When It Comes to Beef's Future, Think Global
Think big. That's what Gregg Doud, chief economist of the National Cattlemen's Beef Association, told beef producers at a Cattlemen's College seminar during the 2010 Cattle Industry Convention in San Antonio.
"We're not a one-nation world anymore, and beef producers have to come to grips with that," says Doud. "We have to start thinking about the U.K., Canada, China, Japan, South Korea, Mexico, and Australia. All for different reasons, but they all have an impact on beef."
Yesiree. Shrinking beef demand in the U.S. is pushing the cattle herd to lower and lower inventories, all to find a supply that will produce sustainable profits. We're not quite there yet, but we might be in a couple of years when we shrink the herd to 1950 levels. It appears the only way we will grow the beef industry is by exporting more product.
That's another problem, as we're not alone in trying to figure out how to find beef profits. Australian beef prices are down 11% in the last year, making their products more competitive in international markets.
Brazil is the one country in the world with a growing beef herd. As the world economy rebounds, they'll have product to sell.
Russia was the number two importer of world beef last year (most from Australia), with much of it actually being funneled through South Korea. Meanwhile, the Canadians and Mexicans are not happy with U.S. country of origin labels. They may retaliate.
Is it any wonder that cattle producers are being told to think globally? In another session, John Lundeen, NCBA market researcher, said the U.S. recession may be in decline, but it is still greatly impacting consumer spending.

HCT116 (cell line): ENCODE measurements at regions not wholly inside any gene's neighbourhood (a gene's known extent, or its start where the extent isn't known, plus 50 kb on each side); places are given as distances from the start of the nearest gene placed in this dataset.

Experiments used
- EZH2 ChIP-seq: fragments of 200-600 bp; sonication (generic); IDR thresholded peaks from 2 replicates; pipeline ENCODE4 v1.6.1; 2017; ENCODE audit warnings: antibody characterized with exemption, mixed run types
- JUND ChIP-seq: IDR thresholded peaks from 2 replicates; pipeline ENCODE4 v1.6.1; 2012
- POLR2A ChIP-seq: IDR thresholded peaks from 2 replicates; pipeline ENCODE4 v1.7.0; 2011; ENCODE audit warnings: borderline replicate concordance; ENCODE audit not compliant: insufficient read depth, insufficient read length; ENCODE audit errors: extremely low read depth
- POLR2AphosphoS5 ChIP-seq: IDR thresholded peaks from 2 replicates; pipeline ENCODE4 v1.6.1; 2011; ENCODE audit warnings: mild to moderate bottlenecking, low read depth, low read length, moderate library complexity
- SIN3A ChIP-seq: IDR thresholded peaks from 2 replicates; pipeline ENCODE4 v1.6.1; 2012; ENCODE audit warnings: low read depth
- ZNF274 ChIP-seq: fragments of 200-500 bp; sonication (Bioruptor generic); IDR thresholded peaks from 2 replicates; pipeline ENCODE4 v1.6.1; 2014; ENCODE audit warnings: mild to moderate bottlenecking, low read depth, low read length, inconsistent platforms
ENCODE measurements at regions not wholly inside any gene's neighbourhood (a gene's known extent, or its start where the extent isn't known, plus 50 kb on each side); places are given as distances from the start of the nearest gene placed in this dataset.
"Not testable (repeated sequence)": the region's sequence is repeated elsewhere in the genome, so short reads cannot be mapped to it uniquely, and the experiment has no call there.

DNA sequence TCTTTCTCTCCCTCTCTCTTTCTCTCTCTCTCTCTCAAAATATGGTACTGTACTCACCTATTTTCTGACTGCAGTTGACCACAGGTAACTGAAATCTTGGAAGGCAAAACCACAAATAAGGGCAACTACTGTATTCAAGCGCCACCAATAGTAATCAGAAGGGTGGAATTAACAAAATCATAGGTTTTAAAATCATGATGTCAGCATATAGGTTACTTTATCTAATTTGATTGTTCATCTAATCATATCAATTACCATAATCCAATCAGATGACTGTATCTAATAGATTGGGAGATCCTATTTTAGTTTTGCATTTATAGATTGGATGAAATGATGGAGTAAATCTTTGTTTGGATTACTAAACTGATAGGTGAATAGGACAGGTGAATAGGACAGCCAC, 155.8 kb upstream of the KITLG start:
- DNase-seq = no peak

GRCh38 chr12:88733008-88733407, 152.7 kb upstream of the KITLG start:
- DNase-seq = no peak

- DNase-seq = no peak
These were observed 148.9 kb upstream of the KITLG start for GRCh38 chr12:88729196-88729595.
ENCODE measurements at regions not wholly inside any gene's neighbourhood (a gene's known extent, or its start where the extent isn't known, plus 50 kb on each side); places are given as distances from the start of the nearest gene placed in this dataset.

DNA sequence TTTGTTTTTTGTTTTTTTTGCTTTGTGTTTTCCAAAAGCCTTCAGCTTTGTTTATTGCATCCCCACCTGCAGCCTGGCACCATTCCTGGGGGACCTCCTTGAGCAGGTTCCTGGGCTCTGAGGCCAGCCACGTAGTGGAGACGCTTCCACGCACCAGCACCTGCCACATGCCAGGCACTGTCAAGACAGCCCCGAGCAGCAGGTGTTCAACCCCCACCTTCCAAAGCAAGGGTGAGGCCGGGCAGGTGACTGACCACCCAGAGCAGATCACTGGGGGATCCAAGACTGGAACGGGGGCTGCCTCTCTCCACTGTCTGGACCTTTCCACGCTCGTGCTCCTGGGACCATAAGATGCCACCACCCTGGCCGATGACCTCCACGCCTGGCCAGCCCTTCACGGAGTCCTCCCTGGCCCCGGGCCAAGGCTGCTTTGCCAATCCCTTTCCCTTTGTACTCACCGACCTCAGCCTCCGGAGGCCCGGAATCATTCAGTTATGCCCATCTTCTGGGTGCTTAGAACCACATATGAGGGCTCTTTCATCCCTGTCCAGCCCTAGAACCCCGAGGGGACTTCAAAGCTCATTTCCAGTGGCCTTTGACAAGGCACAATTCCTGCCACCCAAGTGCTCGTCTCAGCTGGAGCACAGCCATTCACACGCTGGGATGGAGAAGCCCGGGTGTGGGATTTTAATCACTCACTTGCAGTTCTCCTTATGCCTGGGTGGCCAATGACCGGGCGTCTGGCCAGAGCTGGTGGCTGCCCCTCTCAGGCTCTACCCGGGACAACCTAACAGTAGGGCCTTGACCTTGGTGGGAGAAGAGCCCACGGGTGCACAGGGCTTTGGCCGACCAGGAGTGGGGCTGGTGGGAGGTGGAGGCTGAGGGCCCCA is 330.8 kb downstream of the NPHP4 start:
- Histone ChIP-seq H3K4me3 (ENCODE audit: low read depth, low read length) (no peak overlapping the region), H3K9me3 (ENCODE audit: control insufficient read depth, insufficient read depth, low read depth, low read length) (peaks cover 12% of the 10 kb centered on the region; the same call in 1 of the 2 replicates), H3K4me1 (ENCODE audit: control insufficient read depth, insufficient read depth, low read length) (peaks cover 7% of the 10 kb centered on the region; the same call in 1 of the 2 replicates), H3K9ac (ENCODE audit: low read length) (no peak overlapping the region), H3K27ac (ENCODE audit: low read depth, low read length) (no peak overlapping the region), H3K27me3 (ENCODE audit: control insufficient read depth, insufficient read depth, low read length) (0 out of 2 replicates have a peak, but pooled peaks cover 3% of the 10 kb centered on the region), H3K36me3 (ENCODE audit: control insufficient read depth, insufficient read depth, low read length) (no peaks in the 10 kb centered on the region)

"In grocery store surveys, 82% of shoppers say they are still trying to stretch their dollars, and 28% are cutting back on beef," he says. "Most consumers think this recession will go on for a while -- maybe another three years."
In a very interesting production session at the Cattle Convention, experts tackled this question: What's the best mature cow size?
With more exotics, cheap feed, and packer incentives, cattle have gotten bigger over the years. The average mama cow size has followed along.
Now with feed more expensive (relative to the last 40 years), do we need smaller, more efficient cows?
Texas A&M specialists looked at every study ever done that might have some relevance to the question. They say that, in theory at least, bigger animals should have some advantage in that they use energy more efficiently. For instance, 100 cows that weigh 1,000 pounds each are equal to 87 cows that weigh 1,200 pounds in terms of maintenance feed requirements. That means the bigger cows have 20% more weight but only take 13% more feed.
But their bottom line is, after looking at all the data, cow size doesn't have much to do with profitability, provided the cows are within certain guard rails (1,000 pounds and 1,400 pounds). If you have cows that work for you and your market, stick with them.